Here We Go Again! Hospitals in Blue States Reinstating Mask Policies

U.S. Navy photo by Mass Communication Specialist 2nd Class Erwin Jacob Miciano

Most of us know that the cold and flu season is rapidly approaching. Most of us also know that we should take proper precautions. Things like hand-washing and staying home when you have symptoms or are not feeling well are the best ways to keep from getting sick. Even just doing simple things like getting enough sleep and eating healthy are important ways to ward off colds and the flu. This year, however, the CDC is throwing in an added extra when you go to get your annual flu shot and recommending getting the latest COVID-19 booster shot as well. Is there a suggestion by the CDC that COVID has become just another seasonal ailment to guard against? That is uncertain. But some hospitals are not taking any chances this year, and those hospitals, at least for right now, all seem to be in blue states.


Three-and-a-half years after the first cases of COVID-19 were diagnosed in the U.S., several hospitals around the nation are taking a trip down COVID memory lane and reinstating mask policies for both employees and visitors. In Massachusetts, Baystate Health is a health system that includes five hospitals, including a children's hospital. All employees and visitors are now required to wear a mask in all direct patient care areas in hospitals and the Cancer Center. Dr. Andrew Artenstein is the chief physician executive and chief academic officer. He cited a rise in COVID cases as the reason behind bringing back masks. He stated that the requirement will “protect the safety and health of [their] patients, visitors, and employees.” Dr. Erika Hamilton is a UMass microbiologist. While she cites other easily spread seasonal illnesses, she also cites increased cases and says other health systems may be soon to follow.

I think very shortly, you will see hospitals and doctors offices starting to roll out a mask mandate and this makes sense because COVID is not the only thing we spread when we cough or sneeze or talk.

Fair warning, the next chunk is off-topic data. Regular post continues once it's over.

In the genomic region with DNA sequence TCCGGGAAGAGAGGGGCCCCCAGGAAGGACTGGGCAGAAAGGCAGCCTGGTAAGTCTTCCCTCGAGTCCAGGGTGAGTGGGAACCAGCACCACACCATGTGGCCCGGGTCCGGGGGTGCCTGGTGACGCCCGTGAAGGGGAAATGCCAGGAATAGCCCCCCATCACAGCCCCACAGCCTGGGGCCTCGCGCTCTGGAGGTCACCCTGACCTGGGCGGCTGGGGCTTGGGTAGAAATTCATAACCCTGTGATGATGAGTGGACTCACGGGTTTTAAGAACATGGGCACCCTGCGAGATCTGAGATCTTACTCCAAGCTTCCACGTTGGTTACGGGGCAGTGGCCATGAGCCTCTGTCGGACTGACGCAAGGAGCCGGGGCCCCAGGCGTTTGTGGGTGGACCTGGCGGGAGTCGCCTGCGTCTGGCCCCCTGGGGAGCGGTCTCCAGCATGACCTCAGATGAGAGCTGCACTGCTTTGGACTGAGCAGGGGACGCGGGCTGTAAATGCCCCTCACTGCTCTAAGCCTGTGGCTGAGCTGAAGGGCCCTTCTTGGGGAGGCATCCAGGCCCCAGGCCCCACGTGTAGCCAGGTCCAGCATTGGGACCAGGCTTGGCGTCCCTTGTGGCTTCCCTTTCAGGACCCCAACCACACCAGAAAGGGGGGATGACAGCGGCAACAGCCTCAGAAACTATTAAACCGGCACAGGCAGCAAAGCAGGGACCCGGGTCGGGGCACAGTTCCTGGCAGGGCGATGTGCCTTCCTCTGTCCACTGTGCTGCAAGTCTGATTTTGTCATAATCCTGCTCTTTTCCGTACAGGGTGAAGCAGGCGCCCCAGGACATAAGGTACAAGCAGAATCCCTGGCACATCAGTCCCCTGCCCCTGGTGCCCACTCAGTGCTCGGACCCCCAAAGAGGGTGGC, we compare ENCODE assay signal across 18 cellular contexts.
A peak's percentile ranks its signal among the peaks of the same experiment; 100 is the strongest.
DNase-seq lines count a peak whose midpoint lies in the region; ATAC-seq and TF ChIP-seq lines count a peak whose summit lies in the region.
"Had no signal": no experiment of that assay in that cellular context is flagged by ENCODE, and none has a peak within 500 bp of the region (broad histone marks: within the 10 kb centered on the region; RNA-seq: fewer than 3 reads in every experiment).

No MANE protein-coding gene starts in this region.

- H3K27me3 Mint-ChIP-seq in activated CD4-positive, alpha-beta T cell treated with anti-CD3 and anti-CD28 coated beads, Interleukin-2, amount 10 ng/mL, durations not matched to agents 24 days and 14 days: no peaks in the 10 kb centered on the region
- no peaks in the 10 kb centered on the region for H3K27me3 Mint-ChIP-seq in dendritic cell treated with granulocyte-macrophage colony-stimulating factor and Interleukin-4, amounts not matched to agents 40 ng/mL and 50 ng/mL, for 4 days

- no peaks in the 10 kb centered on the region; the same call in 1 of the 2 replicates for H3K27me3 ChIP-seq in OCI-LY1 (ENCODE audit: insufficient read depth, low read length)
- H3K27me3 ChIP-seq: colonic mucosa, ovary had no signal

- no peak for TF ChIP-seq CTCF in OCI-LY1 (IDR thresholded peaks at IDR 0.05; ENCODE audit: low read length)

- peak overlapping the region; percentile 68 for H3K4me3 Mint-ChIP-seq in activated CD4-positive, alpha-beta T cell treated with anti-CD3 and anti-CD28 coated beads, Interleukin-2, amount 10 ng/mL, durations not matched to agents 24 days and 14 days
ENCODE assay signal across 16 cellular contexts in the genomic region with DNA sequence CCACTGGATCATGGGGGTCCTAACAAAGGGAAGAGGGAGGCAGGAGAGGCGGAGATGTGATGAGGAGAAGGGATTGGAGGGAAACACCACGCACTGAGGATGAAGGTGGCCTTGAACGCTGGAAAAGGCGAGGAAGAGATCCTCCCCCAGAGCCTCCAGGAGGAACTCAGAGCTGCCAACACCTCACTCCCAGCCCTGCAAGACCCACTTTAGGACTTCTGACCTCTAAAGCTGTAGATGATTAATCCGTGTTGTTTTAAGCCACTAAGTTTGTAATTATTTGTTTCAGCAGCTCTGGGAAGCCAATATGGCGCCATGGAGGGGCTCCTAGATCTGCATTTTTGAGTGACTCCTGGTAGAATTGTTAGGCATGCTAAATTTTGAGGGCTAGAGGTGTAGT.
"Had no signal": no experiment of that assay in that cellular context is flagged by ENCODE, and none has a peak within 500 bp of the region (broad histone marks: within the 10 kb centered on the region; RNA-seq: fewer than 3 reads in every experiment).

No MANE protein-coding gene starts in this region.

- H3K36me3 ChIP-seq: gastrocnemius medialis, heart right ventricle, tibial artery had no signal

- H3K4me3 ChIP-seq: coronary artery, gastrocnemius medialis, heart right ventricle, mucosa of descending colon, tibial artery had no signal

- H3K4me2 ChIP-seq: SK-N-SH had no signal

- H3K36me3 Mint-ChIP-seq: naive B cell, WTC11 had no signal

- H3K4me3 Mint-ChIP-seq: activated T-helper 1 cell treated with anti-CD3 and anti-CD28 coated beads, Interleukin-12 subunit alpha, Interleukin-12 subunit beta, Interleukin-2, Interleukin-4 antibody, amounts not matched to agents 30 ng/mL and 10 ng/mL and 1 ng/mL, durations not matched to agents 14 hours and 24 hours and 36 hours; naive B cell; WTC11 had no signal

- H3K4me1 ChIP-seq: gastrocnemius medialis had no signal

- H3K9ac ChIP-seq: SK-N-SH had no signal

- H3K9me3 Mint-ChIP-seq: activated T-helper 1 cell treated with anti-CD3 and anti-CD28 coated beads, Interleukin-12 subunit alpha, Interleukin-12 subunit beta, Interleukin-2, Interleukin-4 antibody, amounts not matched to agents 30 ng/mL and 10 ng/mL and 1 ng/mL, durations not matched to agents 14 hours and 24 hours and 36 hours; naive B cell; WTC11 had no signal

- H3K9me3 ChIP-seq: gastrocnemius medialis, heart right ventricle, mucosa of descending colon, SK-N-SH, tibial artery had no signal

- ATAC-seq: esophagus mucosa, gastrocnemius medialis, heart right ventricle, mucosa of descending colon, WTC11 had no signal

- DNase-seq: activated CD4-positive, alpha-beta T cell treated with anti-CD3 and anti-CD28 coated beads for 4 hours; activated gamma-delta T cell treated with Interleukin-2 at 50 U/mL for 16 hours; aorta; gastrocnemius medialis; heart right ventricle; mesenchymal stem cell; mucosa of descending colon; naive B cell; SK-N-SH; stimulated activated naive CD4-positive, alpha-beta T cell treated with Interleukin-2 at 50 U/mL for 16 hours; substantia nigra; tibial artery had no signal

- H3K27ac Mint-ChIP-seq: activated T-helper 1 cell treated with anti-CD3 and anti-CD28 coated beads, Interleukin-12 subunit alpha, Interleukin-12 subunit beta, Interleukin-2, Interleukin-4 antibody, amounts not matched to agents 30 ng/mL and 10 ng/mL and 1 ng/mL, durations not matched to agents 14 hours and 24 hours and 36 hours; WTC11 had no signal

In Chicago, starting last Friday, University of Chicago Medical Center employees must wear a mask while having any contact with patients. A rising number of COVID cases was also cited for this decision. And in New Jersey, Cape Regional Medical Center is also requiring employees to wear masks, citing an “increase in the number of patients hospitalized with COVID at Cape Regional Medical Center as well as community members with COVID.”

It is probably a good idea for patients at the Massachusetts Cancer Center to wear masks this time of year because of the possibility of a compromised immune system. But hospital administrators who see an increase in COVID-19 cases and the onset of cold and flu season as the perfect storm may also see a reason to reinstate mask requirements. A recent Cochrane Library study showed that:

 Wearing masks in the community probably makes little or no difference to the outcome of influenza‐like illness (ILI)/COVID‐19 like illness compared to not wearing masks...," and also that, "The use of a N95/P2 respirators compared to medical/surgical masks probably makes little or no difference for the objective and more precise outcome of laboratory‐confirmed influenza infection...


The conclusion of the study stated that:

The pooled results of RCTs did not show a clear reduction in respiratory viral infection with the use of medical/surgical masks. There were no clear differences between the use of medical/surgical masks compared with N95/P2 respirators in healthcare workers when used in routine care to reduce respiratory viral infection.

But even the results of a study do not appear to be stopping mask warriors. Barbara Ferrer is the director of the Los Angeles County Department of Public Health and stated that she would not rule out bringing back mask requirements, saying, “‘Ever’ is not a word I’m comfortable with. There’s not that level of certainty with this pandemic. I’m never going to say there’s not going to be a time when we all need to put our masks back on." But wait, didn't President Joe Biden declare "this pandemic" to be over? 

Unfortunately for the COVID panic crowd, most Americans don't seem to be buying renewed hysteria in COVID-19. A recent Washington Times Op-Ed may echo the sentiments of many Americans and cites the Cochrane study. They view masks as an attempt at government control and, for the most part, are not likely to be forced into wearing masks again any time soon. If the nation's hospitals and health systems are going to "follow the science," maybe they should follow all the science.




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